Daydreaming, we’ve all done it at some point in time. It begins with an honest effort of trying to do the assigned task. But the task is boring or monotonous perhaps. Of course, your mind wanders to do different things. Is it the beach holiday you’ve been planning for weeks? Or what you are going to wear for an important event in the coming weekend. Daydreaming has always been regarded as a bad thing as it distracts the person from doing the designated thought. While daydreaming definitely not the most recommended thing do while you’re driving, but would it really be such a bad thing while you’re just doing a menial job at work or home? Maybe, maybe not.
The research team from Georgia Institute of Technology took upon themselves to find out. Headed by Kelsey Merlo, the researchers decided to take a new approach to study the old-fashion question of why people daydream and how does it affect one’s productivity.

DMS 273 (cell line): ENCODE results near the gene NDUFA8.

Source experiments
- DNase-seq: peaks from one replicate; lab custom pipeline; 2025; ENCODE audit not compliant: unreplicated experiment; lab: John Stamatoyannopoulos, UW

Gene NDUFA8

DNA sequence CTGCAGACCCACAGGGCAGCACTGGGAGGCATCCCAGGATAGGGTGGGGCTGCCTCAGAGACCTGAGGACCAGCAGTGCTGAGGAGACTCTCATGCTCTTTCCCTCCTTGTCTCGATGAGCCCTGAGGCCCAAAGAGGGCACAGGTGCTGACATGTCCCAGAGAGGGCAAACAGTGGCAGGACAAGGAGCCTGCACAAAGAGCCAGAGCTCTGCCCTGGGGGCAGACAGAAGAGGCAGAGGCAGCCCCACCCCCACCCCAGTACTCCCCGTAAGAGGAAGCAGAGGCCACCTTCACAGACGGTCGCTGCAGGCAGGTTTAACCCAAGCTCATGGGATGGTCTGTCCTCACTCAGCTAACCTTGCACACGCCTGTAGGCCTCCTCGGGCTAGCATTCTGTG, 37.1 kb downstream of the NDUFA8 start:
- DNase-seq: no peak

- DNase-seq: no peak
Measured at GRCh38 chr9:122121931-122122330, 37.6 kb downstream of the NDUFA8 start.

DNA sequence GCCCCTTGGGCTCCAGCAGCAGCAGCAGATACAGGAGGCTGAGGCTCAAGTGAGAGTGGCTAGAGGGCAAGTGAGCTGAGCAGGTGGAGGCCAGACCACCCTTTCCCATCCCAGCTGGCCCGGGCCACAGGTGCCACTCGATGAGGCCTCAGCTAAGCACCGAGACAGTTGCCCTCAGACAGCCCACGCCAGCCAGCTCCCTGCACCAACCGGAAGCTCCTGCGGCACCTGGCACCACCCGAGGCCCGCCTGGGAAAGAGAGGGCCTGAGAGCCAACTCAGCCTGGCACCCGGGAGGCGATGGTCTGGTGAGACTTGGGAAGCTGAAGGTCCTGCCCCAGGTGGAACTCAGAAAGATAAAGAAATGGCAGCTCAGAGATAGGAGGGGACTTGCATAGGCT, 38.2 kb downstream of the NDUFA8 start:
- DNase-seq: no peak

The comprehensive study conducted by Merlo and her associates took a person-centered approach in which participants provided, in their own words, the causes of their daydreaming, the content of their daydreams, and the results they felt followed from the mind-wandering interlude.
This approach allowed them the flexibility to study daydreaming in its natural environment
The participants provided outcomes of mind-wandering episodes, which helped the team, come to a conclusion. While some described negative impacts such as feeling guilty about being drifted off from work, some said the daydream put them in good mood and they ended up working harder to make up for the lost time.
In conclusion, the findings suggest that the occasional daydream, especially the one that allows you to unfocus and then refocus, can be one of the best ways to become better at what you’re doing.
If there’s any truth to the above statement, we didn’t mind the daydream sesh we just had, too!